The Kia Telluride has landed in the US, helping Hyundai-Kia to a 4th consecutive gain.
The U.S. new light vehicle market sinks -3.4% year-on-year in February to 1.258.042 units. Note some external reports have this figure up to 12.000 units higher due to overestimating Tesla sales. This clear February loss means the year-to-date tally is now down 3.1% to 2.381.439 deliveries, the lowest result at this stage of the year since 2014 (2.206.454). and the largest year-on-year decline at this point since 2009. Accordingly, the seasonally adjusted, annualised selling rate (SAAR) drops from 17.08 million in February 2018 to 16.61 million, the second consecutive month below 17 million and the lowest SAAR in 1.5 years, since the 16.58 million of August 2017. There’s more worry to come: even though the stock market is strong and consumer confidence remains positive, March is traditionally the theatre of tax refund-driven sales, but tax reform legislation has meant some consumers getting lower refunds than their habit is, with the risk of hampering the new car market even further.
There’s also the issue of rising vehicle prices, with the average transaction price up 3% year-on-year to $34,565 according to ALG, and higher interest rates with the average annual percentage rate on financed new vehicles up from 5.19% in February 2018 to 6.26% this month according to Edmunds. Lastly, lease maturities, which have an increasingly favorable mix of SUVs and crossovers, should peak in 2019 and total some 4.1 million vehicles according to Automotive News, which will put further pressure on new-vehicle sales. There are some good/healthy news though: average incentive spending per vehicle is expected by ALG to be down year-on-year for the 8th consecutive month at -0.8% to $3,653.
Over 5.000 Ford Rangers have already found a new home in two months.
The groups ranking has no gainer in the Top 6: General Motors is the only one selling over 200.000 units this month but drops 5.3%, followed by Ford Motor (-4.4%), Toyota Motor (-5.2%), FCA (-2.9%) putting an end to 11 consecutive months of growth, Nissan Motor (-10.4%) still bearing the effect of a lesser reliance on fleet sales, and American Honda (-0.4%) just edging down. In contrast, Hyundai-Kia (+4.4%) enjoys a 4th straight year-on-year gain, Subaru (+3.9%) prolongs its streak to 86 consecutive months of year-on-year increases, Jaguar Land Rover (+28.9%) posts the largest gain in market followed by Tesla (+27.5%).
Brand-wise, here too the Top 6 is entirely in negative, led by Ford (-5.1%), Toyota (-6.3%), Chevrolet (-5.3%) and, worst of all, Nissan (-11.4%). Honda (-1.6%) is more contained while Jeep (-4.2%) posts a 2nd consecutive decline after 12 straight months of gains. Kia (+6.7%), Subaru (+3.9%) and Hyundai (+2%) all delivers an uptick but in the remainder of the Top 10, it’s Ram (+24%) that performs best, simply because it actually paid dealers as much as $7,500 per vehicle to get them to purchase cars themselves (self-registrations), talk about artificial sales… Below, strong gains are the exclusivity of luxury brands, with McLaren (+127.5%), Jaguar (+58.6%), Tesla (+27.5%), Land Rover (+19.4%), Lincoln (+15.3%), Genesis (+12.1%), Acura (+11.3%) and Porsche (+10.1%) posting the only double-digit upticks in the rest of the market, while Volvo (+5.6%), Lexus (+4.5%), Lamborghini (+3.2%), Bentley (+2.4%), Rolls Royce (+2.2%) and BMW (+0.2%) also advance.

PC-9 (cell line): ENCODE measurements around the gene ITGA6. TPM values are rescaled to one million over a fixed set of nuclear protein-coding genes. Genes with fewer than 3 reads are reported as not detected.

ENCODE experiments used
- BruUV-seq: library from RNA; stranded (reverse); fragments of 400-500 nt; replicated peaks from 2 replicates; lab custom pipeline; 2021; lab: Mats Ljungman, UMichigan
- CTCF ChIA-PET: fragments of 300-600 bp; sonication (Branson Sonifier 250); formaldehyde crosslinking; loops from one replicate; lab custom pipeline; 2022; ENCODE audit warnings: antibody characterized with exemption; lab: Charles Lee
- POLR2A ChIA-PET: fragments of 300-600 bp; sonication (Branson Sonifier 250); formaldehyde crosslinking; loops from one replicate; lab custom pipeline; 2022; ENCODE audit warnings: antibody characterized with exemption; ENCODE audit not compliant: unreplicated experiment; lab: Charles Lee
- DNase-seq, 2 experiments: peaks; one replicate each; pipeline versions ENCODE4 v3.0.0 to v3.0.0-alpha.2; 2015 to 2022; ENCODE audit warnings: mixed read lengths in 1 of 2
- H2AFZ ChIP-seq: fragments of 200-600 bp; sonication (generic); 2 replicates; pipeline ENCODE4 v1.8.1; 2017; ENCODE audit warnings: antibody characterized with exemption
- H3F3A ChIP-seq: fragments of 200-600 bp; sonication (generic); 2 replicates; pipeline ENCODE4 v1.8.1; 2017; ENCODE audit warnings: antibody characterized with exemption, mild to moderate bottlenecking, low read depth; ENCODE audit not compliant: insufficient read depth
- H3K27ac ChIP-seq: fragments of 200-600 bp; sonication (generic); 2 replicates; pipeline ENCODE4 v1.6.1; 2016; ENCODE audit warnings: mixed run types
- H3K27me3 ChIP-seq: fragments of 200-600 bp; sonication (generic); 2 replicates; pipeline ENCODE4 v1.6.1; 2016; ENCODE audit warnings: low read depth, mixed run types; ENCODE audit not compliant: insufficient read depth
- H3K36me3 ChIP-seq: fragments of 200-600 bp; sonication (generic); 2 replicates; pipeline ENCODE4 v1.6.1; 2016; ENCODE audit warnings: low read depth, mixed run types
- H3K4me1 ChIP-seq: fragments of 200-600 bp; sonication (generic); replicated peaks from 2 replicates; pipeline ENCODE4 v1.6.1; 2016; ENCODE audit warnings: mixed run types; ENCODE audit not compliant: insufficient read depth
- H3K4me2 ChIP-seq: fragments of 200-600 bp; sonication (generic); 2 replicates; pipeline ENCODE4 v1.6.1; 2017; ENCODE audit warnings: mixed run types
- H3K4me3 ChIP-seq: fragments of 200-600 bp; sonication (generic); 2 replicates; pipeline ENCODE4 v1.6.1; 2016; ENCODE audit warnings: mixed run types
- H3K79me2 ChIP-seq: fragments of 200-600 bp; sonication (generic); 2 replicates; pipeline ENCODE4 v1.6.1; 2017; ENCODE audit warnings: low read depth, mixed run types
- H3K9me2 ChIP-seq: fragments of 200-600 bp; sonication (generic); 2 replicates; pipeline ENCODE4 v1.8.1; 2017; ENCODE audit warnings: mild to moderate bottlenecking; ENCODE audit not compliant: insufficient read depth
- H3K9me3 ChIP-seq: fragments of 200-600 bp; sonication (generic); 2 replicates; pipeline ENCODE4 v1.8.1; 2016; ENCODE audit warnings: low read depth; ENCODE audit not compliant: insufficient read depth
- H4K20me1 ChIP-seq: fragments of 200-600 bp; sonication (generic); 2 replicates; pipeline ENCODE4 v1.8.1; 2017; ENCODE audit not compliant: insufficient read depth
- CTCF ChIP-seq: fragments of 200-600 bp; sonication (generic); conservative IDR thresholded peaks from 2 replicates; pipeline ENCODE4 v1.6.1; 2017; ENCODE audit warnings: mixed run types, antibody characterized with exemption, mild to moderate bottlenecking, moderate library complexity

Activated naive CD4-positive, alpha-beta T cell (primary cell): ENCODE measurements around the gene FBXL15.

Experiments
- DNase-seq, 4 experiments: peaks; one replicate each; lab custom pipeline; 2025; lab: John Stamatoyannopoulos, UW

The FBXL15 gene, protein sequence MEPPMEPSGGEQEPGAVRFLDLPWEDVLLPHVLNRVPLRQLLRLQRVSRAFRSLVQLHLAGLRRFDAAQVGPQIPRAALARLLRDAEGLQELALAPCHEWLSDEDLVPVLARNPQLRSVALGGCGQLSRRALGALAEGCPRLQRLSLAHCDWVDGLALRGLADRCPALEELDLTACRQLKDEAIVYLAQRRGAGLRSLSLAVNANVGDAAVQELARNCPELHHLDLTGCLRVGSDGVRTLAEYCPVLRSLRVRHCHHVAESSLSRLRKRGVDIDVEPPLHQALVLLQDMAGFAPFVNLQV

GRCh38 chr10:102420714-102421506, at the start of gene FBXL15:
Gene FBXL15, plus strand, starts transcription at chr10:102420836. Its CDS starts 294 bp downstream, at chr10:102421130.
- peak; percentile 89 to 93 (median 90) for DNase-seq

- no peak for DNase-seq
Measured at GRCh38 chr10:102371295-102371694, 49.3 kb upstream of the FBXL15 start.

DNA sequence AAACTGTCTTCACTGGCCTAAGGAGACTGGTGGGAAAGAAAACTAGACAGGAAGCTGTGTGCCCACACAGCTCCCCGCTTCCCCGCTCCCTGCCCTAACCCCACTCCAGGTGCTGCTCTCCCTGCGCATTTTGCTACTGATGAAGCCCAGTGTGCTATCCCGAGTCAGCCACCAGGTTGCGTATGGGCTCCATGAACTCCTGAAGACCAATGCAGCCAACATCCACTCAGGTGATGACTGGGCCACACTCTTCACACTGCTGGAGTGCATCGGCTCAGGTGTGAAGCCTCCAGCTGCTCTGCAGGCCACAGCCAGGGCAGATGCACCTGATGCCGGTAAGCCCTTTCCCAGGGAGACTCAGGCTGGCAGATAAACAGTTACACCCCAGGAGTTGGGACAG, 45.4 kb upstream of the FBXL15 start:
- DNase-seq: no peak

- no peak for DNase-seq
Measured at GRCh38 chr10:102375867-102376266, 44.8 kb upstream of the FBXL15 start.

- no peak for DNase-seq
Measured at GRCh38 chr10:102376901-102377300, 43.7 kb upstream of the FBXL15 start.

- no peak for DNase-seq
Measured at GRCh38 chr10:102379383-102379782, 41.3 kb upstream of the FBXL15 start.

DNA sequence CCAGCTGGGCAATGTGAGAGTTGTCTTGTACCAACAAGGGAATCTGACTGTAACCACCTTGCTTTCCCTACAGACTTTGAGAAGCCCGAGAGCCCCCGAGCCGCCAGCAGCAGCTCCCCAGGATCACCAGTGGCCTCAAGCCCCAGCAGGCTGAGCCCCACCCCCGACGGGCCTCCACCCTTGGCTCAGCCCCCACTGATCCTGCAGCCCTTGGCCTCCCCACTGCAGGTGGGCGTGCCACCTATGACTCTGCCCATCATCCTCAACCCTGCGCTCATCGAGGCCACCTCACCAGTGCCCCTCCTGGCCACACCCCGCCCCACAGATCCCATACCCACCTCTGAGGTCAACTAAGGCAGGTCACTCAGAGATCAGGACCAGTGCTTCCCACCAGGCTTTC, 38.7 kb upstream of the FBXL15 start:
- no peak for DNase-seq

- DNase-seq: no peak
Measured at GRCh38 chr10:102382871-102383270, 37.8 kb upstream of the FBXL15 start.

The first month of sales for the new Gladiator can’t prevent a drop at Jeep.
Over in the models ranking, the Ford F-Series (-3.1%) records a 5th year-on-year decline in the past 6 months but remains comfortably in the lead with a 26.000-unit margin over the Ram Pickup (+20%) stepping up to 2nd place thanks to self-registrations (see above), earning the 2nd spot YTD also above the Chevrolet Silverado (-17%). The Nissan Rogue (-16.3%) is the most popular SUV in the country for the 2nd time in the past 3 months despite a ghastly drop, eclipsing the Chevrolet Equinox (+23%), Honda CR-V (+1.7%) and Toyota RAV4 (-12.4%). There are only three passenger cars in the February Top 10: the Toyota Corolla (+16%) lifted by the new gen hatchback, the Toyota Camry (-21.4%) and the Honda Civic (-11%). As a result the Toyota Corolla (+16.6%) becomes the #1 car YTD above the Camry (-13.4%), it’s a title the Corolla has never earned over a Full Year yet.
Strikingly, the next 7 best-sellers all gain ground vs. February 2018, with the GMC Sierra (+36.3%) estimated to be the most dynamic above the Toyota Tacoma (+10.2%) splendidly signing a 16th consecutive month of year-on-year gains and the Toyota Highlander (+8.9%). Further down, the Dodge Journey (+72.7%), VW Jetta (+54.8%), Jeep Cherokee (+31%), Kia Soul (+29.6%), Subaru Forester (+12.8%) and Kia Optima (+12.7%) post the largest gains in the remainder of the Top 50. The Subaru Ascent (#63) is the best-selling recent launch (<12 months), way above the Nissan Kicks (#96), Cadillac XT4 (#104) and Ford Ranger (#109) whose official sales eclipse the 5.000 mark YTD thanks to 2.899 sales this month. The Honda Passport is up 107 spots on its inaugural month in January to #139, the Lexus UX is up 28 to #163 and the BMW X2 up 29 to #171. In February we welcome the Kia Telluride at #225 and the Jeep Gladiator at #259.
Full February 2019 Top 15 groups, Top 40 brands and Top 280 models below.